Like the exhibition itself (reviewed briefly here), the event explores “notions of transgression in the physical and virtual environments of late capitalism”, interrupting the “clamorous” world of Fitch and Trecartin with fragmented forms and numb, empty spaces meant to convey the increasingly blurred lines between resistance and otherness and their normalisation and marketisation.
Carpet, in dark hues, line surfaces and walls, ramps mimic isles and give rise to a sunken floor, short corridors and staircases transform spatial orientation and the gross artifice submits to the loud hush of an old-school cinema. The first thing to confront a viewer entering Ryan Trecartin‘s most recent work, curated for KW Institute for Contemporary Art by Ellen Blumenstein and Klaus Biesenbach, is a strong stink of petroleum newness. Some will follow the slim passageway straight into the projection area. Others turn into a dimmed room populated with brown leather “buttkickers” – vibrating recliners in an otherwise empty outer chamber. Around another corner one (re)discovers the reshaped ground floor of KW, Basis, outfitted with an assortment of seating – everything from chaise longues to rows of straight-backed theatre chairs, to collapsible camping stools – facing every direction, extending out into a six-dimensional video installation.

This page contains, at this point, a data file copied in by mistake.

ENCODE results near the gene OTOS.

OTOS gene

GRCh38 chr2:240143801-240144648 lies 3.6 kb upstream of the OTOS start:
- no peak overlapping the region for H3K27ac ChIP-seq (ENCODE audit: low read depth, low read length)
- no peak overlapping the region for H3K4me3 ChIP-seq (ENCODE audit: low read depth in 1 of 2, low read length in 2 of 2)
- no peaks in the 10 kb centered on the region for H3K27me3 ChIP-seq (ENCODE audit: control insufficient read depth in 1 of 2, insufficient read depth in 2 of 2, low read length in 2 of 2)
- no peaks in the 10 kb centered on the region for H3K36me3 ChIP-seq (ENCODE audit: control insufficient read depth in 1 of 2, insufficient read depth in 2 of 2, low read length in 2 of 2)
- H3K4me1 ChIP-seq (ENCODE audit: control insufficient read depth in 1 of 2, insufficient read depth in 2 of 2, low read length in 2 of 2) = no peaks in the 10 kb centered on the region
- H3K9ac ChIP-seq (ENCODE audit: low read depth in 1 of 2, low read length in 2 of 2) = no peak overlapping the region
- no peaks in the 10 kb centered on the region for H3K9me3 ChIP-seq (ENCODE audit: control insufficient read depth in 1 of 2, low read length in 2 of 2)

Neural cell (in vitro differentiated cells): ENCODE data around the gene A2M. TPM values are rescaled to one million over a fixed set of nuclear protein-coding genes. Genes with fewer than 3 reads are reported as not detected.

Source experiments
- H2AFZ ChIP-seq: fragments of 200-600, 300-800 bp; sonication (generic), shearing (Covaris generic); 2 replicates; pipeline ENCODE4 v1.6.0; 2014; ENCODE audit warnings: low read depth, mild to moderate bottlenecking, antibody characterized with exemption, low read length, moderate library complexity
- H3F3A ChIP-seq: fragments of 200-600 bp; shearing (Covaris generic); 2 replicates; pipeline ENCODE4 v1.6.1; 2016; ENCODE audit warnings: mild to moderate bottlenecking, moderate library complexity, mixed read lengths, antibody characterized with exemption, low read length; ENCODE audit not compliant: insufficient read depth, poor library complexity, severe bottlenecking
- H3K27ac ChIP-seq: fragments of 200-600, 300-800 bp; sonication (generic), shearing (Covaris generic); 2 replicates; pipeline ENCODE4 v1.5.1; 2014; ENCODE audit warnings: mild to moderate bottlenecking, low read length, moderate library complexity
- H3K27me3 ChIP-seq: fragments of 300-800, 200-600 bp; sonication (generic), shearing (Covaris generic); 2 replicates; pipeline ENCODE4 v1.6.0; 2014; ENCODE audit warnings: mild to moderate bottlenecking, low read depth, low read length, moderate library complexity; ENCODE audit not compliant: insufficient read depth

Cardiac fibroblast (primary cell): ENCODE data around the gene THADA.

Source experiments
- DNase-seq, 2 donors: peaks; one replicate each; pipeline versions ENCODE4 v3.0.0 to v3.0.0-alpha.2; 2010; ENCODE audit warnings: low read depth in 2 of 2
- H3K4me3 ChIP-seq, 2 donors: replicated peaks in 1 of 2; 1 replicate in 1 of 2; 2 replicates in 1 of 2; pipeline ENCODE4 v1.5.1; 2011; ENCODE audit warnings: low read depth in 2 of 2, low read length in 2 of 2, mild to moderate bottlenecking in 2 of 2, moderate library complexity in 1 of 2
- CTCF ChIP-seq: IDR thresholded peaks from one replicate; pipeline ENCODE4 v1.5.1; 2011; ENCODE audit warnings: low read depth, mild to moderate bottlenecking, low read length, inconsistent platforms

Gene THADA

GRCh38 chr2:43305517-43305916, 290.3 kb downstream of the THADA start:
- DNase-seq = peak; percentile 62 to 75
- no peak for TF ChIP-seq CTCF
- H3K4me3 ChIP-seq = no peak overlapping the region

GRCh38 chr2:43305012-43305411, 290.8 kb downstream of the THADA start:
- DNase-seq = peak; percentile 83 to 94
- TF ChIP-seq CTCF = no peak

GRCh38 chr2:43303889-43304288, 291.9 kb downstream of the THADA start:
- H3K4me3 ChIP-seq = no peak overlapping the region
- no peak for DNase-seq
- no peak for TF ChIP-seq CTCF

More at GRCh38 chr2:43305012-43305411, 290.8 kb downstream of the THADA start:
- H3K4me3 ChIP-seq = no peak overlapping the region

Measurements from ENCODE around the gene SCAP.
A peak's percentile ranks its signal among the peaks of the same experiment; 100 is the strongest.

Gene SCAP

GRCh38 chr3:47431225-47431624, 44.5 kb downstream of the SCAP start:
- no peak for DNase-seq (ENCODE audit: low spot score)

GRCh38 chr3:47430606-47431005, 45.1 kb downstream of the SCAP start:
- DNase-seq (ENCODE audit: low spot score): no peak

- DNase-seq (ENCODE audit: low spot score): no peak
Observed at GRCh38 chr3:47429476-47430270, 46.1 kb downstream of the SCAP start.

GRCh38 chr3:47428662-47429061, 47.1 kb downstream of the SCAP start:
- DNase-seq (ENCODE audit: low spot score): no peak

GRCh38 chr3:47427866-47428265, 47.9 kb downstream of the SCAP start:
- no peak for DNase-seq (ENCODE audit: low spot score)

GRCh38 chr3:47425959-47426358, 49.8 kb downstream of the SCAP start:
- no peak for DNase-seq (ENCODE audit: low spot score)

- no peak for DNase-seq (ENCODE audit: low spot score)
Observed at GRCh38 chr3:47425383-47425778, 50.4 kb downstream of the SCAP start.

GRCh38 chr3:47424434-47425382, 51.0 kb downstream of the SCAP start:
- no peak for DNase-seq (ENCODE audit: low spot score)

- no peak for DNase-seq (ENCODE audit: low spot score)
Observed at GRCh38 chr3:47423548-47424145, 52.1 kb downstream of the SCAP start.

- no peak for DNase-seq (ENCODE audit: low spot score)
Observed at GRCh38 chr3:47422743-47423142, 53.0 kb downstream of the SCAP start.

As with Trecartin’s other video works, action shifts and slides to contorted temporalities. Rushing dialogue, rapid cuts, repetition in sound, image and costume translated over a cast of repeat actors and characters appearing as fractal shards across multiple screens. Stunts, CGI effects and graphics, the appearance of morphing animated creatures with the occasional prehistoric screech, reminiscent of Jurassic Park, complicate the multifarious landscapes of the work. The action feels buzzy, it bends over awkward silences and dramatic pauses, contorting time and space.